It has recently been shown that the upper airway flow regimen is subject to a hysteresis phenomenon during CPAP treatment.16 During upward titration the positive pressure level at which flow limitation disappears is 2–5 cm H2O higher than the level at which it reappears during downward titration. These upper airway properties have recently been used to determine more precisely the effective positive pressure level in SAHS,17-19 a downward pressure adjustment being achieved once the initial conventional optimal pressure level has been reached. The difference in the effective pressure levels obtained with or without taking into account the upper airway mechanical properties has not been measured. We hypothesised that the effective pressure level measured with this secondary downward titration procedure should be significantly lower than with the conventional method. The aim of this study was therefore to compare the effective positive pressure obtained by these two titration methods.



Data for the study were collected between June 1998 and June 1999. Eighty five consecutive patients (74 men) aged 29–74 years were included. At the time of the study patients were either already being treated with CPAP at home (n = 12) or were experiencing CPAP titration for the first time (n = 73). The 12 patients already on CPAP required a second titration procedure because of a clinical suspicion of an inadequate pressure setting. In all cases the clinical diagnosis had been confirmed by the results of a sleep recording study (home oximetry or conventional polysomnography). The oximetric tracing was considered to be characteristic of SAHS when the desaturation index was >15/recording hour.20 ,21 If this criterion was not met in a patient clinically suspected of having SAHS, a polysomnographic study was performed to confirm the diagnosis.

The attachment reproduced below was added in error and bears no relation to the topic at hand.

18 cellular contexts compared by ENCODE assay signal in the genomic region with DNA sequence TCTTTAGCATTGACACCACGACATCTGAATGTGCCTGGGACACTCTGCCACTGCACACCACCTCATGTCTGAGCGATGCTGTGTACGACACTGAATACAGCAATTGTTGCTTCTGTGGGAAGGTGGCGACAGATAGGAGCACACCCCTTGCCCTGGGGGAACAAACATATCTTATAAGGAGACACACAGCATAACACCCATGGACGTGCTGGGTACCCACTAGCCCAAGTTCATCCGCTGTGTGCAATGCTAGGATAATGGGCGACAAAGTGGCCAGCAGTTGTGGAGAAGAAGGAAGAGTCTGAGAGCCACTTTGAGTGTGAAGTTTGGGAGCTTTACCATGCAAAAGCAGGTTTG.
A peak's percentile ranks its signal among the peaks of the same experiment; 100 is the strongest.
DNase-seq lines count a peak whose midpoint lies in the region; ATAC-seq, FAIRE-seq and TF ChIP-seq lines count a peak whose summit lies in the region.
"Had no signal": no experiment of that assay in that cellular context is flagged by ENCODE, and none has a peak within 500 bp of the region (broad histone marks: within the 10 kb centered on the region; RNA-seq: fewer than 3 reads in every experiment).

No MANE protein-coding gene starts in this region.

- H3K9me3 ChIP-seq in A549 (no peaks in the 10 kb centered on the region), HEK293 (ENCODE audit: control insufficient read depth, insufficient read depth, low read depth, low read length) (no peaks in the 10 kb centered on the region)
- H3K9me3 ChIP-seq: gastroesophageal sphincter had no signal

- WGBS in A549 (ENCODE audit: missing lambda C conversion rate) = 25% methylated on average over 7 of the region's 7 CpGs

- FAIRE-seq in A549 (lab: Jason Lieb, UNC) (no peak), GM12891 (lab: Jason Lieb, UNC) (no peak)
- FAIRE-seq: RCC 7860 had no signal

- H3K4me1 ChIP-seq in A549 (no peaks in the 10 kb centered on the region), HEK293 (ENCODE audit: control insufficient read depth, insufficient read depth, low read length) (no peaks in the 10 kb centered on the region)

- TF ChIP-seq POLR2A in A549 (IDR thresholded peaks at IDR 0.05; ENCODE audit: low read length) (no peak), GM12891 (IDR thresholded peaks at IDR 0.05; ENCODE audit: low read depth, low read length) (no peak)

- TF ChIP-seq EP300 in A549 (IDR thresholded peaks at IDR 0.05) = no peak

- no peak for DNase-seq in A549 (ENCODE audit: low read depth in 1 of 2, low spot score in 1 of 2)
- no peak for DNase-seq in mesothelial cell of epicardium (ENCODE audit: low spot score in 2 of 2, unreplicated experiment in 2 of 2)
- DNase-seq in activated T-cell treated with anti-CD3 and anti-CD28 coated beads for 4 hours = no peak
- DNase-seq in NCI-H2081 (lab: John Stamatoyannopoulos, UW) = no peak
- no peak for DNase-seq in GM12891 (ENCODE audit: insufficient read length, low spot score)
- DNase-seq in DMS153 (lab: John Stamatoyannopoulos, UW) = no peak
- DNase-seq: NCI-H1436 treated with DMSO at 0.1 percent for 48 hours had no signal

CPAP titration was performed during continuous electroencephalographic (EEG) monitoring (C4/A1, C3/A2, O2/A1,O1/A2), submental and anterior tibialis electromyography, electrocardiography, electro-oculography, nasal flow with a pneumotachograph, mouth flow with a thermistor, thoracoabdominal movements with inductance plethysmography, breathing sounds with two microphones placed at the head of the bed, oxyhaemoglobin saturation with an ear oximeter and mask pressure. All variables were recorded on a computer (Sandman, Melville Diagnostics, Ottawa, Ontario, Canada).